Cafe Granola, 5 Vaernedamsvej (0045 33250080). Serves a great brunch as well as lunch and is always busy, so you might have to wait for a table.
Bodega, 1 Kapelvej (0045 35390707,, is a cafe-cum-bar by day, a restaurant at night and a nightclub with DJ when the kitchen closes. If it wasn’t for the fact there are other places to dine and dance, you could happily spend your whole visit here.
Hotdog stands are everywhere, but the best by far is Dop (Den Okologiske Polseman — the organic hotdog man) in the shadow of the impressive Round Tower at 52A Kobmagergade. Try a pork or beef sausage in a sourdough and linseed bun or with roast beets and mashed parsnips, they’re out of this world.

BUNDERFUL: Dop sells the best hotdogs by far
Kodbyens Fiskebar, 100 Flaesketorvet (0045 32155656,, where the speciality is seafood, is my favourite Copenhagen restaurant. This is where all the cool crowd hang out, and I can’t recommend it highly enough. Owner Anders Selmer is a lovely fella and his young, charming staff who speak more than a dozen languages between them clearly love working there. It’s always busy and always a hugely enjoyable experience.
Nose2Tail, 13A Flaesketorvet (0045 33935045,, is a basement restaurant where waste is a dirty word — as the name suggests, every bit of the animals that appear on the menu is used. Diners sit on benches and share tables with others while tucking into a wide variety of mostly pork dishes from pigs bred and reared by boss man Martin Becker Rasmussen. A big fan of Hugh Fearnley-Whittingtsall, he subscribes to the British TV chef’s ethos that any animal that ends up on a plate must have enjoyed the highest standards of care.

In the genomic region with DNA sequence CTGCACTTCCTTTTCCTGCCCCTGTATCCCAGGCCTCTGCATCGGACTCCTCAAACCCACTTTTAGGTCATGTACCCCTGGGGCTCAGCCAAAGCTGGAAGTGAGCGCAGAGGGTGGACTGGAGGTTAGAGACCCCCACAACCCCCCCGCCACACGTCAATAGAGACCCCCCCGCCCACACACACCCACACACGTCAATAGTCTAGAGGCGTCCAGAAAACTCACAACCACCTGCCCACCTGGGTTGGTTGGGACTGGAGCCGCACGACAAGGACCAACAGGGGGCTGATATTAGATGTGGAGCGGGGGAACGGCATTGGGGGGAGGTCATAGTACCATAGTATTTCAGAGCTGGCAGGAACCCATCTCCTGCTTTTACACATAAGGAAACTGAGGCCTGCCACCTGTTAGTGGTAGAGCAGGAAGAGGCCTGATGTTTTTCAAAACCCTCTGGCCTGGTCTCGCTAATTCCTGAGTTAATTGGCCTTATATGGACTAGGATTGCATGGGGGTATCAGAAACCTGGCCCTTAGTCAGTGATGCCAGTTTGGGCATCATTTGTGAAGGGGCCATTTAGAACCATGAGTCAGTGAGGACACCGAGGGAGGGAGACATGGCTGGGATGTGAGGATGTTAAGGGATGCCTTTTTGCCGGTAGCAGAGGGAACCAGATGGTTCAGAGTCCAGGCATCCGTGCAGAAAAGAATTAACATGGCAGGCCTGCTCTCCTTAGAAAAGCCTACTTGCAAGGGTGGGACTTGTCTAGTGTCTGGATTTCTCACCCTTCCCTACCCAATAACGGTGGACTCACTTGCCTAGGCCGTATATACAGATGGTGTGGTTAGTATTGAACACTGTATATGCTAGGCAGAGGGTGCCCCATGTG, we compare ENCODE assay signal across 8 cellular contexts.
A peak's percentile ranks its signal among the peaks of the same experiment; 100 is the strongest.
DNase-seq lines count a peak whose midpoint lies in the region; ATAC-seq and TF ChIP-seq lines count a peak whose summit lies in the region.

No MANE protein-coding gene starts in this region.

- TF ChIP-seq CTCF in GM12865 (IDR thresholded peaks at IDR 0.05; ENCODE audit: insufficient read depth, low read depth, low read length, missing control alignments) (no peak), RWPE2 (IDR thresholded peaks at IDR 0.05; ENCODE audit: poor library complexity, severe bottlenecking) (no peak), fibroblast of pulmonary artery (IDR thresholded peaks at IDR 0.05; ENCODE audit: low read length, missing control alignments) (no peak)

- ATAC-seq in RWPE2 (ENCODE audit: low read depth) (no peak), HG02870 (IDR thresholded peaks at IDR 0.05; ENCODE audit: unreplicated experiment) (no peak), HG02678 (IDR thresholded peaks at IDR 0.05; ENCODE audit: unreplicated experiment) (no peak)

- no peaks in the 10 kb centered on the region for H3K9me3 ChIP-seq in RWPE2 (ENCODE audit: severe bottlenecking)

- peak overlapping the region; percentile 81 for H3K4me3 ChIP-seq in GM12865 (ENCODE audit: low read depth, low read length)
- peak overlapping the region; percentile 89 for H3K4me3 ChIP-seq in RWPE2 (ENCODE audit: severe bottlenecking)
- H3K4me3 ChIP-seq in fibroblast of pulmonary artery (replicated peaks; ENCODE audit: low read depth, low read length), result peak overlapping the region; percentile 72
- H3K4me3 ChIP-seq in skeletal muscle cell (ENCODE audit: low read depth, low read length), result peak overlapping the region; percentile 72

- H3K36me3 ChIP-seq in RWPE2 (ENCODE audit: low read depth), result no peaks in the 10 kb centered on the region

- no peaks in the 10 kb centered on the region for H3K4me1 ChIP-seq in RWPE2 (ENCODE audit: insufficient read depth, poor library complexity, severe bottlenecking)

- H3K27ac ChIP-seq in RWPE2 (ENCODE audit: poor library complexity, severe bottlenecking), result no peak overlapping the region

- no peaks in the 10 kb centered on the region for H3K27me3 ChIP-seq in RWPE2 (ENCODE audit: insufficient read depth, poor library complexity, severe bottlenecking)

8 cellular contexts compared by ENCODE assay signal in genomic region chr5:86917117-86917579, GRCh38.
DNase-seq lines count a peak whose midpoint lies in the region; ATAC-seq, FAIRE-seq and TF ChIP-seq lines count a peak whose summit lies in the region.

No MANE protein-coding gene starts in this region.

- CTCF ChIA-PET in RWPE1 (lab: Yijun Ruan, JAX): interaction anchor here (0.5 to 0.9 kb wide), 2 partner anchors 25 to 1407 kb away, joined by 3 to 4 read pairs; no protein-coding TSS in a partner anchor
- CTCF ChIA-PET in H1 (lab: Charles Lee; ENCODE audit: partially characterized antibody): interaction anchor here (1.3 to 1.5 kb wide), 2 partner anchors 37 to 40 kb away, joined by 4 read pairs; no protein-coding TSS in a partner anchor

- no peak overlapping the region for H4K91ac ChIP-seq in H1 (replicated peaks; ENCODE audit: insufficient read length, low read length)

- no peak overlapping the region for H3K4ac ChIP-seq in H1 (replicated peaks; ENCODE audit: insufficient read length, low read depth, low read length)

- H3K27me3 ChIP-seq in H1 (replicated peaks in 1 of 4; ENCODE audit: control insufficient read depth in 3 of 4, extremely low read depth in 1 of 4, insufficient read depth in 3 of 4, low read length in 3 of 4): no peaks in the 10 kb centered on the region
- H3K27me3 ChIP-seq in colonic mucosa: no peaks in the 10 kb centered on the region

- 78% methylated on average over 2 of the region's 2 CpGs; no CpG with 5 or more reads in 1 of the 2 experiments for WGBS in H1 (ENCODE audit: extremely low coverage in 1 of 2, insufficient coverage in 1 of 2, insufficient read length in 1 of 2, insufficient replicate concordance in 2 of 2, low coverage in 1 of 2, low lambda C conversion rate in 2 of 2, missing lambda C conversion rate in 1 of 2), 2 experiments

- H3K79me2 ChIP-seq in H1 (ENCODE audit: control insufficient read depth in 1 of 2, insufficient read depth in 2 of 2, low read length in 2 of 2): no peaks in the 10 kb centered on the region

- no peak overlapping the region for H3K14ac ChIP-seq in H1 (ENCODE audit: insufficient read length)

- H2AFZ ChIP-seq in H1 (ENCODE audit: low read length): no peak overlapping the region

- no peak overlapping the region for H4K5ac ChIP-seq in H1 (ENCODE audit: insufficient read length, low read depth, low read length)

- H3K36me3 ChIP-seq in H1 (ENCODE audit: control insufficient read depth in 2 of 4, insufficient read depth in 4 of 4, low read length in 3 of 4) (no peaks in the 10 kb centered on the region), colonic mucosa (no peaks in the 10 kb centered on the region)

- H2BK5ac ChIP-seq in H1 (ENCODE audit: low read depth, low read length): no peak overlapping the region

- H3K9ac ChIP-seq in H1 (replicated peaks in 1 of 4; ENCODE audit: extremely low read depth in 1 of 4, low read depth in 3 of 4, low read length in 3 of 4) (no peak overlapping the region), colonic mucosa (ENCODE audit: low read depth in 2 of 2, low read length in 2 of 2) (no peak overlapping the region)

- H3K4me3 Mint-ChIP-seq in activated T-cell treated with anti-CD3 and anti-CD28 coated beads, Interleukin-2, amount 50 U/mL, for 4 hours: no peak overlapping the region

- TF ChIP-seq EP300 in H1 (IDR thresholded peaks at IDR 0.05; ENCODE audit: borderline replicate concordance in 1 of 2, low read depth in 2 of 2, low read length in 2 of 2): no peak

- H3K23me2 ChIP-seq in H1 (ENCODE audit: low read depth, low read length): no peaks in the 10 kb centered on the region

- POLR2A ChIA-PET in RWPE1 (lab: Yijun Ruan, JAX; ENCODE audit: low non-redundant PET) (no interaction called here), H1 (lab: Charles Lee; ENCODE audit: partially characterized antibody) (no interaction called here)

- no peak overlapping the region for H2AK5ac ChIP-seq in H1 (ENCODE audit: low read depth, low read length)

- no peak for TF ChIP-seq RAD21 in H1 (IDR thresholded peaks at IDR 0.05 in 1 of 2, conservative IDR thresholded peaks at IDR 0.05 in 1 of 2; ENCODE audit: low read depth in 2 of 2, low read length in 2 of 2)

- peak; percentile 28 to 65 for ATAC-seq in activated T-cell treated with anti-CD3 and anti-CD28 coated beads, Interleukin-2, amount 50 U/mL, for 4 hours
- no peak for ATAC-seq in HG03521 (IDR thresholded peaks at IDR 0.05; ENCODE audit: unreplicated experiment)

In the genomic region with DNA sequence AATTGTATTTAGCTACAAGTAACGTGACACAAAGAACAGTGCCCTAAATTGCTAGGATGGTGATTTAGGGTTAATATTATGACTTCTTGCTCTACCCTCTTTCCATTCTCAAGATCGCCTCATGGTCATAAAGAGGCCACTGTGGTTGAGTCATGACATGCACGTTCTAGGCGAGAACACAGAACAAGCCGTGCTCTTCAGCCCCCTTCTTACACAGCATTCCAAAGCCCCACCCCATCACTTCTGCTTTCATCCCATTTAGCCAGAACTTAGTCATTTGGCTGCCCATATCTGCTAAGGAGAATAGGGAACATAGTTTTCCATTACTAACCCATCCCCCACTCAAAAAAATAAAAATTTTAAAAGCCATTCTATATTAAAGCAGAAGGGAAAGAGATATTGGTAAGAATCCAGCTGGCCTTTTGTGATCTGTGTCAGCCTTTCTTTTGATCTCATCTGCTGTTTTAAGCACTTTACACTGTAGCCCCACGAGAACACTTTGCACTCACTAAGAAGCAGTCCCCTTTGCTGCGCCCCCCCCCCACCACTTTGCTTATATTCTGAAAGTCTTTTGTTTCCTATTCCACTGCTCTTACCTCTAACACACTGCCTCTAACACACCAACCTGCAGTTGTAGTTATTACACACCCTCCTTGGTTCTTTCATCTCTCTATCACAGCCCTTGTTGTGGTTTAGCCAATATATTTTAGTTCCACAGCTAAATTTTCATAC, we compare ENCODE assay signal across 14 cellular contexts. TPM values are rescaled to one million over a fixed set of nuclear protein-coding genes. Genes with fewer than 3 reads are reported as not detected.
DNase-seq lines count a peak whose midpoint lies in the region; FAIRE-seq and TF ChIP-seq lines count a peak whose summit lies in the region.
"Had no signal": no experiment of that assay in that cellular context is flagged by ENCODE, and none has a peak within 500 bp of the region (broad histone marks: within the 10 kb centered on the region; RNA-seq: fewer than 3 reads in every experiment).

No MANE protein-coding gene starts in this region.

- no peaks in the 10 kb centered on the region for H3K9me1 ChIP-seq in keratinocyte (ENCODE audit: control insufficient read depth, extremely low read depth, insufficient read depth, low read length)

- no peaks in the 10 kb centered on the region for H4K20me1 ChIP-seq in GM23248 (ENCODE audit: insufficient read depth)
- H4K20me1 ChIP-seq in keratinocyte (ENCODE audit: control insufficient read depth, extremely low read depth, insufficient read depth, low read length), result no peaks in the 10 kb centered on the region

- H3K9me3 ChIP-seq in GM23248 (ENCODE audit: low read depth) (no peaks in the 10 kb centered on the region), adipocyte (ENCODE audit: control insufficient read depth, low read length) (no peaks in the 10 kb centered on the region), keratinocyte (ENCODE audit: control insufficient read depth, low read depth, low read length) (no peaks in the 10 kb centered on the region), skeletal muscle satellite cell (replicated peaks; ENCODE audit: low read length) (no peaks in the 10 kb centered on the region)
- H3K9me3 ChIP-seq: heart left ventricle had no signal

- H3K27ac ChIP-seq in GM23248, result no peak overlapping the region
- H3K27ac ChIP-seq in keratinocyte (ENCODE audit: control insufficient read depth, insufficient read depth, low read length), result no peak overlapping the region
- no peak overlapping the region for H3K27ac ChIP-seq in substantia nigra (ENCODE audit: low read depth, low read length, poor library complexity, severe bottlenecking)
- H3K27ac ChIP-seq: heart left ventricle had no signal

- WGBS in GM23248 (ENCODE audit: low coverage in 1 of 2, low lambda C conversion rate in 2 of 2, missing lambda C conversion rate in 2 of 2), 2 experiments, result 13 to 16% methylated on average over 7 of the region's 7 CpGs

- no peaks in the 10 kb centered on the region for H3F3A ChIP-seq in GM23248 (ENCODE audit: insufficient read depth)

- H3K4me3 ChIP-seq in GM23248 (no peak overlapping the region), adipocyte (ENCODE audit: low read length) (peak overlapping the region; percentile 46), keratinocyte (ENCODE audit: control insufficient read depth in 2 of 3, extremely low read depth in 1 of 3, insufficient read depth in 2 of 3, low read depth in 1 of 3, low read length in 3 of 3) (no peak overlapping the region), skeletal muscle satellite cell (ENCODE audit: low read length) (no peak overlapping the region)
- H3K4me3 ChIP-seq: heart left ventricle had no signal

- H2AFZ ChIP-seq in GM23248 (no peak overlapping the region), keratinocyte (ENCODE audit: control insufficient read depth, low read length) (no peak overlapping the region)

Relae, 41 Jaegersborggade (0045 36966609,, was last year named Copenhagen’s best new restaurant, and quite right too. Great food in a very relaxing and informal atmosphere.
Nimb Terrasse, Tivoli Gardens (0045 88700001,, is a French-inspired bistro where you can dine inside or out. If the weather permits, grab a table on the terrace and enjoy the sights and sounds of people enjoying Tivoli’s attractions.

KOD SUPPER: The trendy Kodbyens Fiskebar
Hviids Vinstue and The Drop Inn as mentioned, plus late night cocktail bar Ruby (10 Nybrogade, The Hong Kong Bar (7 Nyhavn) is a dark dive and the regulars can get a bit boisterous, but it’s open 24 hours and has a jukebox with the craziest, most eclectic selection of music. For gay visitors, Oscar Bar & Cafe (77 Radhudspladsen, next to City Hall is a favourite.

Buy a Copenhagen Card ( and, as the advertising slogan goes, see more and pay less. Available for 24, 72 or 120 hours, the cards allow free admission to 70 museums and other attractions including Tivoli Gardens (rides cost extra), free and unlimited use of public transport including the airport shuttle train and discounts in many shops and restaurants.